If you paint the door…

The front door has been a mess for years.  And for years I have said, “The door must be redone before Thanksgiving!” And Thanksgivings came and went. And the door just got more and more mortifyingly ugly.

Why, you ask, can’t you just redo the door? What is your problem? In the immortal words of Nike, “Just do it!”

If only it was so simple as refinishing a door.

The problem goes back twenty years to when we built the log home.  The thing with log homes is that you don’t know what you don’t know until you’ve (not) done it.  We didn’t know not to buy pre-hung doors.

The pre-hung doors came with frames that were narrower than the log walls.  The doors never sat right in the opening. This is one reason why the doors never cleared the entry rug. Also, the pre-hung frames came primed.  The house is natural (not painted!) wood. What do we do about that? The obvious solution–to rehang the doors–was too exhausting to contemplate after moving into the house.  So we did nothing.

Fast forward to now and we have a Project. And it is really getting done this time. Here is the project, which will hopefully clarify why it took so long to want to actually do it.

Step one. Remove the entire door and frame. This was both terrifying and exhilarating.  There was no front door on the house! Good thing we live in the middle of the woods and no one knows how to get here. The empty door  took me back to construction days and the excitement of laying the logs. Even the woody smell was fresh.  At the same time, the raw gaping lack of doorness stood in contrast to the cozy interior that developed over the years.  Oh, what a mess John was going to make!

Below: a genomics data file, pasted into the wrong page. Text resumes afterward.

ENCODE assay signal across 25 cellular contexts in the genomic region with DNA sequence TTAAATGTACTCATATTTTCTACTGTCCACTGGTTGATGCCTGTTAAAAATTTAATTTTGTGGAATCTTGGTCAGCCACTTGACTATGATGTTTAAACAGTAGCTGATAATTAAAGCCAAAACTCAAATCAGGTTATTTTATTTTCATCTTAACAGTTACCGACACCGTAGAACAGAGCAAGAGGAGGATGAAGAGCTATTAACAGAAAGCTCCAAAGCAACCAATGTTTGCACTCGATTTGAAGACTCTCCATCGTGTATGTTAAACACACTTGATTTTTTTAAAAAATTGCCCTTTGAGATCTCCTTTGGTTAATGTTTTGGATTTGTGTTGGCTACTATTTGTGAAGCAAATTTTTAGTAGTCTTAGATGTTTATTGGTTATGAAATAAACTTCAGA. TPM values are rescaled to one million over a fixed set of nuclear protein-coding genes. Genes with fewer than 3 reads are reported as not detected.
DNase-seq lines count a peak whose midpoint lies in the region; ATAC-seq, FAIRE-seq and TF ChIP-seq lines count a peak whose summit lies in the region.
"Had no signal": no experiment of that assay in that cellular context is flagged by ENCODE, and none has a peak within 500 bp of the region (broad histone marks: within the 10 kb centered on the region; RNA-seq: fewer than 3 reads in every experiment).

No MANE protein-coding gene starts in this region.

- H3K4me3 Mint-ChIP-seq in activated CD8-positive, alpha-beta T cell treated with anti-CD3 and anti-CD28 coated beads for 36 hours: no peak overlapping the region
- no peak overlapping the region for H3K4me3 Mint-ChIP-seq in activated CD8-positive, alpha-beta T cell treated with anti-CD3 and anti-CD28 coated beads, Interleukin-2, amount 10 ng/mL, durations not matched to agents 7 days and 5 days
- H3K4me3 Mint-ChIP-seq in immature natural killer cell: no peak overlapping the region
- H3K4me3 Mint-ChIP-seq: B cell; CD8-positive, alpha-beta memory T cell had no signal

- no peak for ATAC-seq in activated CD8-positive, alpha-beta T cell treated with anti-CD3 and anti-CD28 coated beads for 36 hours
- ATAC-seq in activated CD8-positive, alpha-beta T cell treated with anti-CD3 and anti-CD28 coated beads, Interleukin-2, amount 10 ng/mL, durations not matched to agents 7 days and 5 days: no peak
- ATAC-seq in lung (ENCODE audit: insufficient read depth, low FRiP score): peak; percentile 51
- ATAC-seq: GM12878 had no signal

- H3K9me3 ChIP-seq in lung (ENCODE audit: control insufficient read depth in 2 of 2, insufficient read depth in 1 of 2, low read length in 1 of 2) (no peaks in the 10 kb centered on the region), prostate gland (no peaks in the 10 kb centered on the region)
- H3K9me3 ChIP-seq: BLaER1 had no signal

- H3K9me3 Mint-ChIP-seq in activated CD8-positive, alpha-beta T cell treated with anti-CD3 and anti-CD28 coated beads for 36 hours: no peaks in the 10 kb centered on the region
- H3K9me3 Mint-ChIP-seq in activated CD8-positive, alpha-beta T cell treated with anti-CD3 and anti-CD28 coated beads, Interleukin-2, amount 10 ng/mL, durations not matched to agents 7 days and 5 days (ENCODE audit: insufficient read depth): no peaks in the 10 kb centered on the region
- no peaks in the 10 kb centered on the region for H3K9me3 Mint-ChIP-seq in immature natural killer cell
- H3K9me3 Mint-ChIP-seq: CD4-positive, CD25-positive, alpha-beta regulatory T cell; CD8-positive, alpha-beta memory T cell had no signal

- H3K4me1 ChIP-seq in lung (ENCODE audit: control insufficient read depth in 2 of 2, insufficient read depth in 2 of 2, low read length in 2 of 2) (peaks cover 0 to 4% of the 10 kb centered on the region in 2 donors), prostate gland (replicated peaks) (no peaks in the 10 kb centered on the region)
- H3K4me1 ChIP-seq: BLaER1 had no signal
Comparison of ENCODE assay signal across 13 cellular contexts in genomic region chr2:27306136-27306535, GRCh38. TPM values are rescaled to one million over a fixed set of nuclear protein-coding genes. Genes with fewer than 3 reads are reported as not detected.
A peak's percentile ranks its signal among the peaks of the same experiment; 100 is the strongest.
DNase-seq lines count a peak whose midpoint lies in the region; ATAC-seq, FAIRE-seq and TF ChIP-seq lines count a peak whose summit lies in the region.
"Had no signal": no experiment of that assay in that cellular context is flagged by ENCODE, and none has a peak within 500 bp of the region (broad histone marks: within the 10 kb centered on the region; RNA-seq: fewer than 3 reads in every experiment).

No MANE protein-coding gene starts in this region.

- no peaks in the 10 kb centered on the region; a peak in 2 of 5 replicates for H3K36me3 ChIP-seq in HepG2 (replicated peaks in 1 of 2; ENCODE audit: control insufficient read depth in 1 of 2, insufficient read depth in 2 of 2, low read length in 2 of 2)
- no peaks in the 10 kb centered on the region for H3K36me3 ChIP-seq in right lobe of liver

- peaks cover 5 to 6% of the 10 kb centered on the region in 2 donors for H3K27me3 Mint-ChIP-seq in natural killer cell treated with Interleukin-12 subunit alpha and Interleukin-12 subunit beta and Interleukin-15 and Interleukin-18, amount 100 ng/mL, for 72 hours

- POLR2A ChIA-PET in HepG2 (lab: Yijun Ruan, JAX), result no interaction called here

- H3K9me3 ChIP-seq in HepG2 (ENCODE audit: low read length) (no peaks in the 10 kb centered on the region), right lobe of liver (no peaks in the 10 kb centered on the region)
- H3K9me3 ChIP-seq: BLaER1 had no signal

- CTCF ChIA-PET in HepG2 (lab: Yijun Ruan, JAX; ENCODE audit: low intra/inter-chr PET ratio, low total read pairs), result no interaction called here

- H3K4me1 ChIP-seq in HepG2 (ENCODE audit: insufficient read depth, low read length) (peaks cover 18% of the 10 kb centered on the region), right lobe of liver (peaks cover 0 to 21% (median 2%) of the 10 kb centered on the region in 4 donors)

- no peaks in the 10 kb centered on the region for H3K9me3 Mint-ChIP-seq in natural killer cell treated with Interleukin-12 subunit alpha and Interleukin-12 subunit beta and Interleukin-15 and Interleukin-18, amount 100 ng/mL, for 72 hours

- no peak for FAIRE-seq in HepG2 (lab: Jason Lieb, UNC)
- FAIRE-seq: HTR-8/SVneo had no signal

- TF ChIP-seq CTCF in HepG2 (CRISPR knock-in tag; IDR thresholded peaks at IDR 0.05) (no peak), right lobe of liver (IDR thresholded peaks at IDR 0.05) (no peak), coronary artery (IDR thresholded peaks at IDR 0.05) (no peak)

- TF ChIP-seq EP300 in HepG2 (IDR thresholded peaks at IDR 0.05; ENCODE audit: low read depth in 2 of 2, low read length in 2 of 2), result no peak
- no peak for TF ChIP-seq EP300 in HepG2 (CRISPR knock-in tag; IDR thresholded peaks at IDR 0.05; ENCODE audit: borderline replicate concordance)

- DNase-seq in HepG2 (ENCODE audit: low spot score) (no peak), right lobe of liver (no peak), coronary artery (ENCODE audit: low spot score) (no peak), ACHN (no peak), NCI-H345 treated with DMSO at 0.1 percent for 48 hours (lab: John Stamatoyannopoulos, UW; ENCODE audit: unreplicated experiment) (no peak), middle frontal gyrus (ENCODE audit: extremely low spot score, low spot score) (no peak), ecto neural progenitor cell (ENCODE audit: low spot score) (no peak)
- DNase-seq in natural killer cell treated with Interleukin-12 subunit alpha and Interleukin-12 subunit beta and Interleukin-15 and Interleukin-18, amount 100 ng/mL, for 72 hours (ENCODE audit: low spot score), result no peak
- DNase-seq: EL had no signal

You may be wondering how long the front door was missing. Occasionally (usually on weekends) the door was off overnight with shower curtains and plywood covering the opening to try to keep the bugs out. Boris the Bear made only the one appearance this summer and has long since meandered north. The deer don’t usually want to come in. They just stand around watching with heads cocked in curiosity. However, most days, especially during the work week, the entire door with frame was put back in place.

Step two, inspect and repair water damage. This was probably the biggest (and yes, dumbest) reason we procrastinated on the project. We were afraid of what we might find. Mercifully, damage was manageable. John replaced two rim joists by the door, some subfloor, and a bit of hardwood flooring just inside the door.

Step three. Build an entirely new door frame and sill.  The staging area for this was the front yard with the frame being lugged to and from the mudroom where it was stored before installation.

Step four. Oops. Realize that the new frame will require the entire opening to be enlarged.  Yes, cut the log walls.  This generated a good mess.  The shower curtain was cumbersome but kept most of the mess outside.

Eventually, get to the “actual” project, strip the old finish off the doors.  At first, this looked to be a tedious task. Scraping or sanding risked ruining the authentic wood grain pattern on the “genuine” fiberglass door. But John figured out that if he left the stripper on long enough, he could powerwash everything off. (It was a good thing to learn, because there are are more doors to be done at a later date!)

And finally, paint the doors. 

After all the intense labor of undoing the pre-hung error and ensuing damage, we get to the actual door. The decision to paint resulted from the prohibitive cost of replacing the fiberglass doors with solid wood.  We chose red for dramatic effect in the woods, against the log structure, and to complement the interior decor. But how to get the right red???  There are so many reds!

Crimson…with color pairings! And reflection of John removing old stain with the power washer.